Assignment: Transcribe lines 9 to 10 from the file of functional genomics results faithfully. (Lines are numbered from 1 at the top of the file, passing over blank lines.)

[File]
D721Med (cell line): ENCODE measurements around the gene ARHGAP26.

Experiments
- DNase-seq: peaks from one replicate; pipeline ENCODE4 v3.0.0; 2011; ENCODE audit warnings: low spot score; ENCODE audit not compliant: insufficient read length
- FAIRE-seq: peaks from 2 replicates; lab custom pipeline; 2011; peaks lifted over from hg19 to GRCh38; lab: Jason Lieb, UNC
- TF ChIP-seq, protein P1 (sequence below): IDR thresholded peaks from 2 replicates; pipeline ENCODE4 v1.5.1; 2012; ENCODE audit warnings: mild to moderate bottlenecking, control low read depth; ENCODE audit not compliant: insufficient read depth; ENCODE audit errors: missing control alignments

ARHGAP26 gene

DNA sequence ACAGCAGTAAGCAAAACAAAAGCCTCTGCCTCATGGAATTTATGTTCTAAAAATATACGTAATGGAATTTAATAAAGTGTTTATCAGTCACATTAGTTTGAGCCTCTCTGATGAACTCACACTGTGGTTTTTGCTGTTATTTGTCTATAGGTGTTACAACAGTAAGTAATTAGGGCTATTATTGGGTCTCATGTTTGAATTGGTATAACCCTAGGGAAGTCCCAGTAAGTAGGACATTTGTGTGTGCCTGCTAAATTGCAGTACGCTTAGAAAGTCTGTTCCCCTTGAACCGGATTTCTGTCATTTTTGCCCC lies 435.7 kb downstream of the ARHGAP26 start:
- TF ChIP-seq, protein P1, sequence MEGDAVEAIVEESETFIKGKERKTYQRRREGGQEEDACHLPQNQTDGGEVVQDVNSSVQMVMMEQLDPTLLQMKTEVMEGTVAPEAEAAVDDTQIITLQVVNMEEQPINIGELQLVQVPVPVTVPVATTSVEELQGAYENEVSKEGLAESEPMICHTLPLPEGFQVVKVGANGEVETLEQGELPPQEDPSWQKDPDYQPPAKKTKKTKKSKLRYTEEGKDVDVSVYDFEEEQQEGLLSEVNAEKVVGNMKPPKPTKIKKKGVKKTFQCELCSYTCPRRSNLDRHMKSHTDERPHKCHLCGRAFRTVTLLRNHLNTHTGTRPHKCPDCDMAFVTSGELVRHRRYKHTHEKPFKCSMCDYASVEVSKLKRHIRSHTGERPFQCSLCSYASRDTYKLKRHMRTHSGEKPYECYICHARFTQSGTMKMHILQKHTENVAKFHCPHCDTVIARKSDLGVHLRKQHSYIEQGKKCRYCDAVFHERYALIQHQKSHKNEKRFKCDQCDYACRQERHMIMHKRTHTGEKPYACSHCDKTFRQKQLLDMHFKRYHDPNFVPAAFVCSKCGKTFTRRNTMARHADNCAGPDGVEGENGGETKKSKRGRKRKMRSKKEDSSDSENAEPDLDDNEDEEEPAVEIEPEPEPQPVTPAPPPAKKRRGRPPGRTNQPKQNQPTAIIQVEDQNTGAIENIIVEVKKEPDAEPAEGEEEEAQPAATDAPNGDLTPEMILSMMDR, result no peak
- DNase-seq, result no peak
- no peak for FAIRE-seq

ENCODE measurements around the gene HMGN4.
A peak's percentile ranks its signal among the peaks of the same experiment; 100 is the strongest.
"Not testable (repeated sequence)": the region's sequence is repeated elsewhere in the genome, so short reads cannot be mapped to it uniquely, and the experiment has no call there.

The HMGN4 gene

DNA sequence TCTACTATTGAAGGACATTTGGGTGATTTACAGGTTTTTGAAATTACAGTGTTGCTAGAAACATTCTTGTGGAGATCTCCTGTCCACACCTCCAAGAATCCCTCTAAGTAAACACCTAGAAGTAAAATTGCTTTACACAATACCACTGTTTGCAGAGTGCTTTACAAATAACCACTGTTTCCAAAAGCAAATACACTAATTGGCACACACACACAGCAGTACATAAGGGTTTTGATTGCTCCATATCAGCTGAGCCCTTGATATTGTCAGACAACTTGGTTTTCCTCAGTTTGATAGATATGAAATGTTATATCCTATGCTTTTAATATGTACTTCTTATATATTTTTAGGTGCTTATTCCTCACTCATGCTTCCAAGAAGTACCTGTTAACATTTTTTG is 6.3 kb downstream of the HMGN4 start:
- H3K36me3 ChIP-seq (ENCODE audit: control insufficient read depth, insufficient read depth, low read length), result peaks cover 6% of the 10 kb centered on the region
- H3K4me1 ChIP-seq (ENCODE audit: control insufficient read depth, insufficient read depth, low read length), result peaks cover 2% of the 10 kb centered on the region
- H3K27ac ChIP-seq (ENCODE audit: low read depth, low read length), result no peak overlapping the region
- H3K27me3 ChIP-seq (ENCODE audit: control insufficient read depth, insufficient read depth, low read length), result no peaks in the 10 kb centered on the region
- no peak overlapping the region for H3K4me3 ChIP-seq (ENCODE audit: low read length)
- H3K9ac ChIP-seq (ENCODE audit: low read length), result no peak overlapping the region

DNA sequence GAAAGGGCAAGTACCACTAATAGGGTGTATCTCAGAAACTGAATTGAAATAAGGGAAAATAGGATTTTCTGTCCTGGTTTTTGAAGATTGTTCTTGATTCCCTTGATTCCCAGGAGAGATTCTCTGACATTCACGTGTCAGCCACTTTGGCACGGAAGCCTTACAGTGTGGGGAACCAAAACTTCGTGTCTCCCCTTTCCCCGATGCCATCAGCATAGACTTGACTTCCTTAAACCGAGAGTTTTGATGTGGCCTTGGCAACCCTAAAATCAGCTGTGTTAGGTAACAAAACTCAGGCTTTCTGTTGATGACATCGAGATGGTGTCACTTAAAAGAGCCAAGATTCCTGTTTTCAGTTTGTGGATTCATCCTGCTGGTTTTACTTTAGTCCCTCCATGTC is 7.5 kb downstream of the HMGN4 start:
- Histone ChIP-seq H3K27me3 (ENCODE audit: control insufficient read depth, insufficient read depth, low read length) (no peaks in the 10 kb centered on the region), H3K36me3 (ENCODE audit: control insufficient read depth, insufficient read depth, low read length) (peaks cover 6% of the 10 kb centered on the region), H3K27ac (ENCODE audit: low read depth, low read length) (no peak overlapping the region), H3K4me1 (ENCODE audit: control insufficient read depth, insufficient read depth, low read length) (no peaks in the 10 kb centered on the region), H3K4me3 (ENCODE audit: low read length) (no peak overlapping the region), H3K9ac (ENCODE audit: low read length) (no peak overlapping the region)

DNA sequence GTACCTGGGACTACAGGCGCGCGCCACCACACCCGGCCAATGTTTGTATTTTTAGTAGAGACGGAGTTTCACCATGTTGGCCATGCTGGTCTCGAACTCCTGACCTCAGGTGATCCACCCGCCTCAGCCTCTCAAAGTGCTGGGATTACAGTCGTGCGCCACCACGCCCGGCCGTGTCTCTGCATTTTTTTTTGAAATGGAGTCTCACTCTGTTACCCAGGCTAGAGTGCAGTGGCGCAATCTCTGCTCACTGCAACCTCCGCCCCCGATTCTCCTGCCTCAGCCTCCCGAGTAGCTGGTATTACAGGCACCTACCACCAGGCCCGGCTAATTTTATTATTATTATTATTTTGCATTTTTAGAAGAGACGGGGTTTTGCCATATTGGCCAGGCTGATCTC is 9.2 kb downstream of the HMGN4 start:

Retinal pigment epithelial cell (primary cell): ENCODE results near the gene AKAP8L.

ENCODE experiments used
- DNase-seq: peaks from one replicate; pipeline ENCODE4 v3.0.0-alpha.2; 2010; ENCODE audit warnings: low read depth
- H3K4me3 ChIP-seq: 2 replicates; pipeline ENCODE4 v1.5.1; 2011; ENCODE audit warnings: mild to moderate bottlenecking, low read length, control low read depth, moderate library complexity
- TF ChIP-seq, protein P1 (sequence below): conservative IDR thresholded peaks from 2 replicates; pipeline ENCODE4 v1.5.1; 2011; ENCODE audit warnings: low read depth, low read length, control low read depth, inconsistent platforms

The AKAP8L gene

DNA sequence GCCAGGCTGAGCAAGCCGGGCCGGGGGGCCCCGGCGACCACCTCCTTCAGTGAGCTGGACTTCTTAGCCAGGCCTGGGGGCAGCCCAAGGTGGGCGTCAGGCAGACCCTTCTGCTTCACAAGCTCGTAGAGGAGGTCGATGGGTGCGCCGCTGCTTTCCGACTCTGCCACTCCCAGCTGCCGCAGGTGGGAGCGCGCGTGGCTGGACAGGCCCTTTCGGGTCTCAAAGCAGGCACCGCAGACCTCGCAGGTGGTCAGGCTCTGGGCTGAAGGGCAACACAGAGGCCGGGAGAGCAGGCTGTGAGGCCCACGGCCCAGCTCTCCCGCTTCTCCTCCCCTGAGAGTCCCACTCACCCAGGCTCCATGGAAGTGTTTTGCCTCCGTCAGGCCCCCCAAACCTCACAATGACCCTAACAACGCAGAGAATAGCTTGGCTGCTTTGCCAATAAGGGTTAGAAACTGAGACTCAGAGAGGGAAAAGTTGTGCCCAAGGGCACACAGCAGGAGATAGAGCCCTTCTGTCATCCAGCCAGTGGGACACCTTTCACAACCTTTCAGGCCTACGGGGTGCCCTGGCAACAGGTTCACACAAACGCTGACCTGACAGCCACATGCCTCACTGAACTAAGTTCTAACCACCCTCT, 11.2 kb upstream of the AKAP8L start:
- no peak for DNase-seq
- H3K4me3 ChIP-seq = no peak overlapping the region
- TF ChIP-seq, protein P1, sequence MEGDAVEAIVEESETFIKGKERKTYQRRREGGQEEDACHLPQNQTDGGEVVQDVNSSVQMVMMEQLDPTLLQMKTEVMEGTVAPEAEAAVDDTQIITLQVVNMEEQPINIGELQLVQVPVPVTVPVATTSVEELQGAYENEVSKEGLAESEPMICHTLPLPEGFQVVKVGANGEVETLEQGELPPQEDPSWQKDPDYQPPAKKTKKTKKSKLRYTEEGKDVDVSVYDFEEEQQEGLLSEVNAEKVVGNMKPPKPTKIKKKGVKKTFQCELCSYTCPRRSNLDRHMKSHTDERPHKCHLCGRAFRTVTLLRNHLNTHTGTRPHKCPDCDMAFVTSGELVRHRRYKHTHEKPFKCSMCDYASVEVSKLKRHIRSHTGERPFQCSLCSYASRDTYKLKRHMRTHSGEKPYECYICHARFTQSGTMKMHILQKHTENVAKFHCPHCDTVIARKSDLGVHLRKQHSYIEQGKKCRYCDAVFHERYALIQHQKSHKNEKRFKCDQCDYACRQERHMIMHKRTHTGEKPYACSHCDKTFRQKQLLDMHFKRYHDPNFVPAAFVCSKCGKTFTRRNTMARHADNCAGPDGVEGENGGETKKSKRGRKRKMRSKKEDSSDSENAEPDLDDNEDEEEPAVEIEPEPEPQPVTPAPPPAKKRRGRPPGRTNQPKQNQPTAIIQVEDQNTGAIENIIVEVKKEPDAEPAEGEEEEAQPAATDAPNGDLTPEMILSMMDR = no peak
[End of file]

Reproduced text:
- DNase-seq, result no peak
- no peak for FAIRE-seq